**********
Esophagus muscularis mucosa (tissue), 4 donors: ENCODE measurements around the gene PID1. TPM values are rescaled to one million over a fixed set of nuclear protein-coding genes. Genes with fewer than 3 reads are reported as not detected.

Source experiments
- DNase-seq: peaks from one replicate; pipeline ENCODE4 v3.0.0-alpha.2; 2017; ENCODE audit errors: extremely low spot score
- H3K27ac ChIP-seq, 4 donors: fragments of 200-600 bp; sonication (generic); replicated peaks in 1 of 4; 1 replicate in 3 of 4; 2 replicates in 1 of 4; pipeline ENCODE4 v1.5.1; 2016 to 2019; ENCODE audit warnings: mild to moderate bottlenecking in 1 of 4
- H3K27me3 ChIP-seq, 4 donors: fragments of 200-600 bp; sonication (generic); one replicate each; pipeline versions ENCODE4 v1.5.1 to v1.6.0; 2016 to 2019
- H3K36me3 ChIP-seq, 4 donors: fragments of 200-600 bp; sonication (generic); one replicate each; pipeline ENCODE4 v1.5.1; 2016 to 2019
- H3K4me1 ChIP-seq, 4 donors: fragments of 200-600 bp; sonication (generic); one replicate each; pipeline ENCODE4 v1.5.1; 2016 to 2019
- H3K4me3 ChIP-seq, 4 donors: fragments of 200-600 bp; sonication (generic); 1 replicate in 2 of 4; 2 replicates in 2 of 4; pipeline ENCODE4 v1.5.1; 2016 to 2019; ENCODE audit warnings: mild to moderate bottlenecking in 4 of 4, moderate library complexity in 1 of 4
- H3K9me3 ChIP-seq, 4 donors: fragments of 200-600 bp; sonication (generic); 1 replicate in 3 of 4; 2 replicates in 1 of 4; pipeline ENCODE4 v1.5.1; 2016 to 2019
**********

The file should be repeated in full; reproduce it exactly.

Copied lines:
Esophagus muscularis mucosa (tissue), 4 donors: ENCODE measurements around the gene PID1. TPM values are rescaled to one million over a fixed set of nuclear protein-coding genes. Genes with fewer than 3 reads are reported as not detected.

Source experiments
- DNase-seq: peaks from one replicate; pipeline ENCODE4 v3.0.0-alpha.2; 2017; ENCODE audit errors: extremely low spot score
- H3K27ac ChIP-seq, 4 donors: fragments of 200-600 bp; sonication (generic); replicated peaks in 1 of 4; 1 replicate in 3 of 4; 2 replicates in 1 of 4; pipeline ENCODE4 v1.5.1; 2016 to 2019; ENCODE audit warnings: mild to moderate bottlenecking in 1 of 4
- H3K27me3 ChIP-seq, 4 donors: fragments of 200-600 bp; sonication (generic); one replicate each; pipeline versions ENCODE4 v1.5.1 to v1.6.0; 2016 to 2019
- H3K36me3 ChIP-seq, 4 donors: fragments of 200-600 bp; sonication (generic); one replicate each; pipeline ENCODE4 v1.5.1; 2016 to 2019
- H3K4me1 ChIP-seq, 4 donors: fragments of 200-600 bp; sonication (generic); one replicate each; pipeline ENCODE4 v1.5.1; 2016 to 2019
- H3K4me3 ChIP-seq, 4 donors: fragments of 200-600 bp; sonication (generic); 1 replicate in 2 of 4; 2 replicates in 2 of 4; pipeline ENCODE4 v1.5.1; 2016 to 2019; ENCODE audit warnings: mild to moderate bottlenecking in 4 of 4, moderate library complexity in 1 of 4
- H3K9me3 ChIP-seq, 4 donors: fragments of 200-600 bp; sonication (generic); 1 replicate in 3 of 4; 2 replicates in 1 of 4; pipeline ENCODE4 v1.5.1; 2016 to 2019